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Unexpected Twists in the Sherlock Holmes Short Stories
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Note: this article contains plot details and spoilers.

Unexpected Twists in the Sherlock Holmes Short Stories

The Sherlock Holmes short stories sometimes have truly unexpected twist endings - The Norwood Builder and The Man with the Twisted Lip are good examples - but some of the tales have another more curious development: an unexpected twist which occurs usually just prior to the conclusion and which nonetheless leads to a major shift in the direction of the story.

These twists sometimes provide clues which lead to the solution, sometimes they expose weaknesses in Holmes's thinking, and always they reveal Conan Doyle's ability to maintain suspense and to keep the action unpredictable.

Here are a few examples:



The Adventure of The Dancing Men

On their way to see their client, Holmes and Watson learn that he has died from a gunshot and his wife has been shot too.

Significance - Holmes has failed to intervene on time. His client has been murdered. The crisis is over. In spite of this, the tragic development allows Holmes to become master of the situation.

Only he anticipated the crisis. Only he understands the nature of the danger that stalked his client. Only he can lure the repugnant killer to face justice.



The Adventure of The Solitary Cyclist

At Crooksbury Hill, Holmes and Watson see Miss Smith's vehicle move towards them much earlier than expected. She will arrive at Charlington before they can get there.

Shortly after, they see the alarming sight of the dog-cart - empty and driverless - rattling down the road towards them.

Significance - The trap symbolizes Carruther's attempt to protect Miss Smith. The runaway, driverless dog-cart symbolizes the failure of this attempt.

Holmes and Watson are too late, and must intervene at the very point of the crisis to avoid a tragedy.



The Adventure of The Norwood Builder

Lestrade shows Holmes a bloody thumbmark on the wall of the builder's house.

Proof positive that the right man is behind bars - so Lestrade believes.

Significance - Holmes knows the thumbmark was not there when he last inspected the room. Therefore he knows now for certain that it's a stitch-up job. And the stitch-upperer must be nearby.

Observation plays a crucial role in resolving the mystery, and if Holmes hadn't been sure there was not previously a thumbmark on the wall, this tale might have had a tragic ending.



The Adventure of The Priory School

Just like the incident of the thumbmark in The Adventure of The Norwood Builder, the sight of James Wilder, the Duke's bastard, riding his bicycle in terror towards the Fighting Cock is critical in helping Holmes to resolve the mystery.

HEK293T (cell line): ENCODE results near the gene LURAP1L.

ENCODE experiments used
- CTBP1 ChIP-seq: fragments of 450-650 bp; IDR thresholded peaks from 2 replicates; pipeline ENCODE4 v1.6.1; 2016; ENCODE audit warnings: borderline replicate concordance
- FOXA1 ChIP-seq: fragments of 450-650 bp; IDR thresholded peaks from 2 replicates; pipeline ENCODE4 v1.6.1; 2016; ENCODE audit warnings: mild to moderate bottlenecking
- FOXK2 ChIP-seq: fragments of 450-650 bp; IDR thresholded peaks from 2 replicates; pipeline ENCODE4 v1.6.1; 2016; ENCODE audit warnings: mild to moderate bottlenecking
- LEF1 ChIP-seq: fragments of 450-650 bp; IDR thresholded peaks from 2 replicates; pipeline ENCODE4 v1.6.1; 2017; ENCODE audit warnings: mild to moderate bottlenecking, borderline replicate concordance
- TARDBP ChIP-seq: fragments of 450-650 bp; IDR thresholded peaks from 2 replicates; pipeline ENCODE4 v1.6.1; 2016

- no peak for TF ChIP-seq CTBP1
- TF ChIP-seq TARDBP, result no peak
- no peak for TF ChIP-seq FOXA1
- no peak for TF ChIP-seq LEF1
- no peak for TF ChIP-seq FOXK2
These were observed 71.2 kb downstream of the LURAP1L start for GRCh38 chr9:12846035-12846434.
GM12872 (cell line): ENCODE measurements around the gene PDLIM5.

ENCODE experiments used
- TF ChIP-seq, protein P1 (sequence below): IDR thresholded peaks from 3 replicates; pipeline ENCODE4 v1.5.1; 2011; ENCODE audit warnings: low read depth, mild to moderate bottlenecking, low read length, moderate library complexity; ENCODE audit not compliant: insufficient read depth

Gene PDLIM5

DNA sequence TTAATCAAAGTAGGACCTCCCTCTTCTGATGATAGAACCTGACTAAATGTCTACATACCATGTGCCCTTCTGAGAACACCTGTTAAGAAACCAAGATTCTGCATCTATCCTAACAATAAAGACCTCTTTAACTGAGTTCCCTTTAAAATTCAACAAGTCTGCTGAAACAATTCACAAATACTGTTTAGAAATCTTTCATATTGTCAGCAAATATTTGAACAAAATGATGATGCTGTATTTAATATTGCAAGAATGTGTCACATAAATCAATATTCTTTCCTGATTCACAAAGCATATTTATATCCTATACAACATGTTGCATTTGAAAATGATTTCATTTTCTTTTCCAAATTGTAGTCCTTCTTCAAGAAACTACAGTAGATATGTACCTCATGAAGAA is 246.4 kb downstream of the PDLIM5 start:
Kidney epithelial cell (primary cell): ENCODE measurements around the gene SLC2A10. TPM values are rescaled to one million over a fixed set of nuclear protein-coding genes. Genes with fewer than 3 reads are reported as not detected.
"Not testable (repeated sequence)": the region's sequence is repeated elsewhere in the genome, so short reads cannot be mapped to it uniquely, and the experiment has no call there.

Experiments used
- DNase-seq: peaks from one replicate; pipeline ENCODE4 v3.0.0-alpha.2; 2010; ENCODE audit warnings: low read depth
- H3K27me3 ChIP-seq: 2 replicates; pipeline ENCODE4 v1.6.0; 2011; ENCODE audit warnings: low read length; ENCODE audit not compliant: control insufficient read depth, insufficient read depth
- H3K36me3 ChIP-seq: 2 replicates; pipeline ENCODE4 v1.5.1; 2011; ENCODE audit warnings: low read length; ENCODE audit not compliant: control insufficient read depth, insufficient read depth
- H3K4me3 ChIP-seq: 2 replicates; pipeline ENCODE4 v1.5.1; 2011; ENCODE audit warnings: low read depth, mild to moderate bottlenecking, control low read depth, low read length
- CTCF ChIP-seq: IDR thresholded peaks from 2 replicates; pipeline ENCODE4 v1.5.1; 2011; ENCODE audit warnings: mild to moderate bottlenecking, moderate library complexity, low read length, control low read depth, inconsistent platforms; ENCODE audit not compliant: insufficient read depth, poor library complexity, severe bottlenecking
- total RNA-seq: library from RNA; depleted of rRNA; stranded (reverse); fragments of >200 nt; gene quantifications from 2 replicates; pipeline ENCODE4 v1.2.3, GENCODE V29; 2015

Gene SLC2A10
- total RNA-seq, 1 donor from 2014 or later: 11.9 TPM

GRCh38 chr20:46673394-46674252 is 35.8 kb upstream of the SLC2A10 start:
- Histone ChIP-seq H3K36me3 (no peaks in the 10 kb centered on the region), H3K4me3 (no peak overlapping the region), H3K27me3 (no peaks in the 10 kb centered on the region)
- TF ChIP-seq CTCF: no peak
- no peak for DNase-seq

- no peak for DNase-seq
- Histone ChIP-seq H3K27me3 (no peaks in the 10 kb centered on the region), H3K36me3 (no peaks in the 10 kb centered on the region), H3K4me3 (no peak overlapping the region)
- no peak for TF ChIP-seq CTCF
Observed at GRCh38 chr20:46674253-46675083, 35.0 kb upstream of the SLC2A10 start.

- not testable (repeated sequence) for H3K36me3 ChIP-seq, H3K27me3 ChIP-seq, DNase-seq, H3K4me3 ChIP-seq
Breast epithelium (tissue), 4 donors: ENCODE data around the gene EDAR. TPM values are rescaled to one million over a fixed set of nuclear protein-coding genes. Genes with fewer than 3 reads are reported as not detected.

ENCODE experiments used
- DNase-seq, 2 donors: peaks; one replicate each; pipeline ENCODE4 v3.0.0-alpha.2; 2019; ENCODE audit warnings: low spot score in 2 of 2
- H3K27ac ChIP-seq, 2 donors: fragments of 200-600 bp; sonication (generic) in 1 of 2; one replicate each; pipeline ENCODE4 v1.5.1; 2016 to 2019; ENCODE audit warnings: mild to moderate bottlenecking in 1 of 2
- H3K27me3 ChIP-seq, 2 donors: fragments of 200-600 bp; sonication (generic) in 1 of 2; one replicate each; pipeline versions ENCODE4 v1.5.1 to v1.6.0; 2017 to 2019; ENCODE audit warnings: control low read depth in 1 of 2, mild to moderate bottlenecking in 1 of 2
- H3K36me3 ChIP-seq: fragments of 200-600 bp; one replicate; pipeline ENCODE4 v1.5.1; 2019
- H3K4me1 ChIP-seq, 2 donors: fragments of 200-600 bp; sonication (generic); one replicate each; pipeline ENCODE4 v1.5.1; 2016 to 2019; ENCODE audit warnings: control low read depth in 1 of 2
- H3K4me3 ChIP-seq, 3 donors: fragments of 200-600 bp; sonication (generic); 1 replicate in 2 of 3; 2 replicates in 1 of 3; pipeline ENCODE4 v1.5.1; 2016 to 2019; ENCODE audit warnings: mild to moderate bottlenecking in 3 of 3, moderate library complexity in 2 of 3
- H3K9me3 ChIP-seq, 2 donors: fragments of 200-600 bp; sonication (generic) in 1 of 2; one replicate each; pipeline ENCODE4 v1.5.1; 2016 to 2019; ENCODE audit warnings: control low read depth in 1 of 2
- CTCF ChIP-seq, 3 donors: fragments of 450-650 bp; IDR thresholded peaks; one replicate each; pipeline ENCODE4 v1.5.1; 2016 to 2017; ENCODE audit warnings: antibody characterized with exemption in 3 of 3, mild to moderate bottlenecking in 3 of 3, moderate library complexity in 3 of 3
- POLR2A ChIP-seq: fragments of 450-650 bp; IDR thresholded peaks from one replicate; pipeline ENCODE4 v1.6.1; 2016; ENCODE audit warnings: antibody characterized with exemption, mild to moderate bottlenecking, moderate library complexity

In an otherwise excellent story, this part is clumsily written - Dr Watson resorts to the simple device of withholding the identity of one of the visitors they see entering the Fighting Cock after Wilder. This helps maintain suspense in the story, as the reader is denied the crucial detail that allows Holmes to unravel the mystery.

Better handled is the subsequent revelation of the fact that Wilder is in fact the Duke's son and the revelation of the twisted mass of motives that drive the main players in the story.



The Adventure of Charles Augustus Milverton

A beauty.

Having opened Milverton's safe and poised to discover and steal the document which threatens their client's future, Holmes and Watson are interrupted - interrupted by the arrival of Milverton on the scene.

Significance - Milverton believes he is about to see a 'client' - in fact the veil and coat of his visitor are a disguise.

He has, unknowingly, agreed to an appointment with one of the ladies that he has ruined. She proceeds to do vengeful murder on Milverton, as Holmes and Watson watch from the shadows.

After she leaves Holmes destroys all the poisonous contents of Milverton's safe. An act of chivalry; the two masked thieves know that the sound of the gunshots has already raised the alarm.

Risking everything, they safeguard, by their actions, the reputation of countless gentlemen and countless ladies of high standing.

And when their near capture results in the investigators of Milverton's murder focusing on two masked male intruders, rather than a bitter female victim of Milverton, who Holmes in any case believes to be justified in doing revenge on Milverton, the vengeful noblewoman is thus secured from Lestrade's pursuit.

The repulsive Milverton follows Moriarty in being another master criminal who risks too much and pays with his life.

 

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